This south London outfit has crafted a distinctive debut rich in mass-appeal potential.
Mike Diver 2012-03-12
South Londoners Breton take the DIY attitude very seriously. With music and videos controlled by the same group of likeminded individuals, and high-quality promo clips the result of fine synergy between audio and visual pursuits, they’ve done their own thing, their own way, since first surfacing with the Hemlock-released Counter Balance EP in 2010.
This debut album deserves to take them to a new height of recognition: it’s a superbly accessible set, and distinctive of design too. Not once do its makers present parallels to commercial concerns without retaining their edge; so Other People’s Problems possesses mass appeal on its own terms.
The choppy beats and confrontational video of lead single Edward the Confessor might imply that Other People’s Problems isn’t welcoming of company. But Breton haven’t erected an impenetrable wall around this collection; they’ve smashed down any defences to leave a fantastically open experience available to all.
Wood and Plastic is propulsive indie fare with spiky riffs and circling strings: think along the lines of Tom Vek remixed by first-album-era UNKLE. Governing Correctly wobbles wonkily like some accidentally left-in-the-studio Metronomy effort, albeit with punch where the Devonshire dance outfit prefer their pop; and Ghost Note is a sublime cacophony of fizzy electronics and terrace chants – the greatest Kasabian song Kasabian will never write.
But throughout, each of these comparisons slip beneath the mix just as swiftly as they emerge – Breton might construct motifs reminiscent of past rumbles from rock and electro circles, but they’re dressed in such a fashion as to stand out. The sometimes plaintive, at other times urgent vocals of Roman Rappak are the crux that fractured percussion and frenzied guitars revolve around; they are the human element that’s forever in focus, for fear that ghosts will rule these machines into an unholy mess of a racket.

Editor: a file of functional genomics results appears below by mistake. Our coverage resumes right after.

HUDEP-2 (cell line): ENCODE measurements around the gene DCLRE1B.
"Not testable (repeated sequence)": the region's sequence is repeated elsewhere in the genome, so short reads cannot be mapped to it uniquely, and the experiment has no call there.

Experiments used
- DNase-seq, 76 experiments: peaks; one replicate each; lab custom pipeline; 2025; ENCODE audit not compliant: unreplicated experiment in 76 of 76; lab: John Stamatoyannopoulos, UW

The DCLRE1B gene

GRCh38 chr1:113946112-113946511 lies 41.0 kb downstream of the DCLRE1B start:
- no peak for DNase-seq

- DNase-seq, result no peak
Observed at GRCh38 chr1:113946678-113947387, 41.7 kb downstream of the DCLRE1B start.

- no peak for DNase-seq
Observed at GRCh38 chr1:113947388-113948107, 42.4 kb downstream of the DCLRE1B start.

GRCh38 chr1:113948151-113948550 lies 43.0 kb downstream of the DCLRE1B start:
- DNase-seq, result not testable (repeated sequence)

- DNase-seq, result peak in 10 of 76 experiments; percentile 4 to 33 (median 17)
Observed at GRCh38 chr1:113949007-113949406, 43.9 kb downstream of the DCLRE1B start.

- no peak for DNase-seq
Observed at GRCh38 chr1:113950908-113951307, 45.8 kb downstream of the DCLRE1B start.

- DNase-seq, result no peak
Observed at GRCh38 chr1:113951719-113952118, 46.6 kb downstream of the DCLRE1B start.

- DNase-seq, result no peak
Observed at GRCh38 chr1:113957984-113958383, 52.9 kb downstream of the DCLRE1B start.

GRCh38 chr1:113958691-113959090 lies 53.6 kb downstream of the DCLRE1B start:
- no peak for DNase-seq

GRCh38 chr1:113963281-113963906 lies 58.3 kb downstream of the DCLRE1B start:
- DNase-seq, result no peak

At their most immediate, Breton totally remove themselves from the monochrome menace of Edward the Confessor – penultimate number Jostle is Friendly Fires with tropical sunsets shrouded by Kennington clouds, and pleasingly boisterous compared to this set’s more intimate turns. One of which closes proceedings: The Commission is a haunting curtain-down affair that lingers long after everything’s turned to silence. Do check out its superb sci-fi-themed video.
Breton possess the potential to become as recognisable to chart-following crowds as any of the aforementioned acts. Now comes the luck part – the right break, the right sync, the right soundtrack. All the ingredients are here for this lot to explode if the public gives them a spin or two.